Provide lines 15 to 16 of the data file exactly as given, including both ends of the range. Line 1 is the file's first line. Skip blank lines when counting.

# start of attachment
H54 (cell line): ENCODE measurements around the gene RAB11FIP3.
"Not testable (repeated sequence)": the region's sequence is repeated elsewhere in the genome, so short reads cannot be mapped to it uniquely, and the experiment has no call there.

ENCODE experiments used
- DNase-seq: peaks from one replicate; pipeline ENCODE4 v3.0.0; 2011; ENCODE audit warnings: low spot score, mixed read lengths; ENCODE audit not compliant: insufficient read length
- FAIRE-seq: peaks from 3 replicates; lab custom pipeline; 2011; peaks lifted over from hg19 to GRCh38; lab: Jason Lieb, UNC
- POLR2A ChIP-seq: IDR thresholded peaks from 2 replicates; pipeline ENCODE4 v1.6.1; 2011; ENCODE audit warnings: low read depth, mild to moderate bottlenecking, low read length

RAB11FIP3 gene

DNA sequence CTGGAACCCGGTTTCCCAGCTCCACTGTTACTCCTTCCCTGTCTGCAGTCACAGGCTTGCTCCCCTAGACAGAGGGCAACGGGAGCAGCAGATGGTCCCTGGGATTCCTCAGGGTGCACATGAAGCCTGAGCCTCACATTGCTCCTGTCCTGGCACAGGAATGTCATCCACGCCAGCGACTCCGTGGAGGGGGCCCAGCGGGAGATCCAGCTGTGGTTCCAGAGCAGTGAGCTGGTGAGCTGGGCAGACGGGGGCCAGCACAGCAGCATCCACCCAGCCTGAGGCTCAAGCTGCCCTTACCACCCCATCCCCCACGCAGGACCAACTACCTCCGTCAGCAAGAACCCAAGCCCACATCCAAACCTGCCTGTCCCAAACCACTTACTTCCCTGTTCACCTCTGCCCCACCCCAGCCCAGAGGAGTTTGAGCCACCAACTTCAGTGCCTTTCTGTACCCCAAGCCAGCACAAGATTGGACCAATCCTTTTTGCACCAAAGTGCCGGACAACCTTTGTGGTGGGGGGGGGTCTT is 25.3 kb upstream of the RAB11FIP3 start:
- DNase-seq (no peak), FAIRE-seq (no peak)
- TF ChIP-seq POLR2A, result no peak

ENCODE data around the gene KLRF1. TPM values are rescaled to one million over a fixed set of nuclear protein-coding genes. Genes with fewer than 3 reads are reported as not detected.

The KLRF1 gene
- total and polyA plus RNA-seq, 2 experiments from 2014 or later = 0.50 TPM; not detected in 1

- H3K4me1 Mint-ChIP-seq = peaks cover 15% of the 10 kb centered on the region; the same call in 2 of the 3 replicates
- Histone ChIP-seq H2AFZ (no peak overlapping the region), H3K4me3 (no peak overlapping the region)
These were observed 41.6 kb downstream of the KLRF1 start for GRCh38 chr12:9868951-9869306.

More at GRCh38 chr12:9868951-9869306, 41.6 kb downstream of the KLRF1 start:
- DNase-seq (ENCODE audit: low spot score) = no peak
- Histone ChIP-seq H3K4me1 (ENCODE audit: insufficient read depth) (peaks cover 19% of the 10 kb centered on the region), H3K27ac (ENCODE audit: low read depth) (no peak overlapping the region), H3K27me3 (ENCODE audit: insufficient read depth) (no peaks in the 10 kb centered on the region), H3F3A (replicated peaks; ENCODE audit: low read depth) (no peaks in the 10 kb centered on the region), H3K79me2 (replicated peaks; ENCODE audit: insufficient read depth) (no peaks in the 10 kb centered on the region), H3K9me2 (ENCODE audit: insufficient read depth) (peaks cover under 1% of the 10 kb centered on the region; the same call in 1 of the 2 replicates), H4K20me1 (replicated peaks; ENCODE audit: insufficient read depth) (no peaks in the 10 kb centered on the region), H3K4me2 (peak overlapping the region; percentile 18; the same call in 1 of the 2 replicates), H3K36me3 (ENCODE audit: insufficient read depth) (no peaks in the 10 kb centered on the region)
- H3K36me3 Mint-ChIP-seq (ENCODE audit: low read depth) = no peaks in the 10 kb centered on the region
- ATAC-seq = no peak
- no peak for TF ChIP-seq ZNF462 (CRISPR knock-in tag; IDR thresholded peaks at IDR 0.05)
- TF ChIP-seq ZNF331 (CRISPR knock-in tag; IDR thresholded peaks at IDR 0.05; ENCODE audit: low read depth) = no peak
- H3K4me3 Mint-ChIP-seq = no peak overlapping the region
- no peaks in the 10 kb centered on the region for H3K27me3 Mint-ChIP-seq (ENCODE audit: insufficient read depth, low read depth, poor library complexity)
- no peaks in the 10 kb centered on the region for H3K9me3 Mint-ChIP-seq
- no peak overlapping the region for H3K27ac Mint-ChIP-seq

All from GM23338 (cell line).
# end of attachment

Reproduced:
- Histone ChIP-seq H2AFZ (no peak overlapping the region), H3K4me3 (no peak overlapping the region)
These were observed 41.6 kb downstream of the KLRF1 start for GRCh38 chr12:9868951-9869306.